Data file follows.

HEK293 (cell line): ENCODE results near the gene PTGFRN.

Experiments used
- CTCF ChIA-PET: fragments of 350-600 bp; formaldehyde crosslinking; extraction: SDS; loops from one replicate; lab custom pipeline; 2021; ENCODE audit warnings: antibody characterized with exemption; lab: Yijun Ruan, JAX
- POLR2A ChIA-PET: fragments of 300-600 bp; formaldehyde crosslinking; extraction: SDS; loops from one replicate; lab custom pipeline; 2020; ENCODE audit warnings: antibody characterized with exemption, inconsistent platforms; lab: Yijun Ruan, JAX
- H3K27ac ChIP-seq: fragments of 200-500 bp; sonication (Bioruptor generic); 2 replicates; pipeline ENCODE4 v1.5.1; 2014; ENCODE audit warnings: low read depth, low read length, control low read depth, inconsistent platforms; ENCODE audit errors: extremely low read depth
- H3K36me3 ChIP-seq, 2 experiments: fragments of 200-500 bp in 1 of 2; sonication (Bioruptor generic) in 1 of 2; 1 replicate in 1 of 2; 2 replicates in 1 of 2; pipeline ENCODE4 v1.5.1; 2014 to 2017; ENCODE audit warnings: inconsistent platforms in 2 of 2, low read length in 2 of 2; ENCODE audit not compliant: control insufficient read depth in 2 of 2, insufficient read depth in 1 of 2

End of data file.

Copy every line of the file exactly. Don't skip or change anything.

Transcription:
HEK293 (cell line): ENCODE results near the gene PTGFRN.

Experiments used
- CTCF ChIA-PET: fragments of 350-600 bp; formaldehyde crosslinking; extraction: SDS; loops from one replicate; lab custom pipeline; 2021; ENCODE audit warnings: antibody characterized with exemption; lab: Yijun Ruan, JAX
- POLR2A ChIA-PET: fragments of 300-600 bp; formaldehyde crosslinking; extraction: SDS; loops from one replicate; lab custom pipeline; 2020; ENCODE audit warnings: antibody characterized with exemption, inconsistent platforms; lab: Yijun Ruan, JAX
- H3K27ac ChIP-seq: fragments of 200-500 bp; sonication (Bioruptor generic); 2 replicates; pipeline ENCODE4 v1.5.1; 2014; ENCODE audit warnings: low read depth, low read length, control low read depth, inconsistent platforms; ENCODE audit errors: extremely low read depth
- H3K36me3 ChIP-seq, 2 experiments: fragments of 200-500 bp in 1 of 2; sonication (Bioruptor generic) in 1 of 2; 1 replicate in 1 of 2; 2 replicates in 1 of 2; pipeline ENCODE4 v1.5.1; 2014 to 2017; ENCODE audit warnings: inconsistent platforms in 2 of 2, low read length in 2 of 2; ENCODE audit not compliant: control insufficient read depth in 2 of 2, insufficient read depth in 1 of 2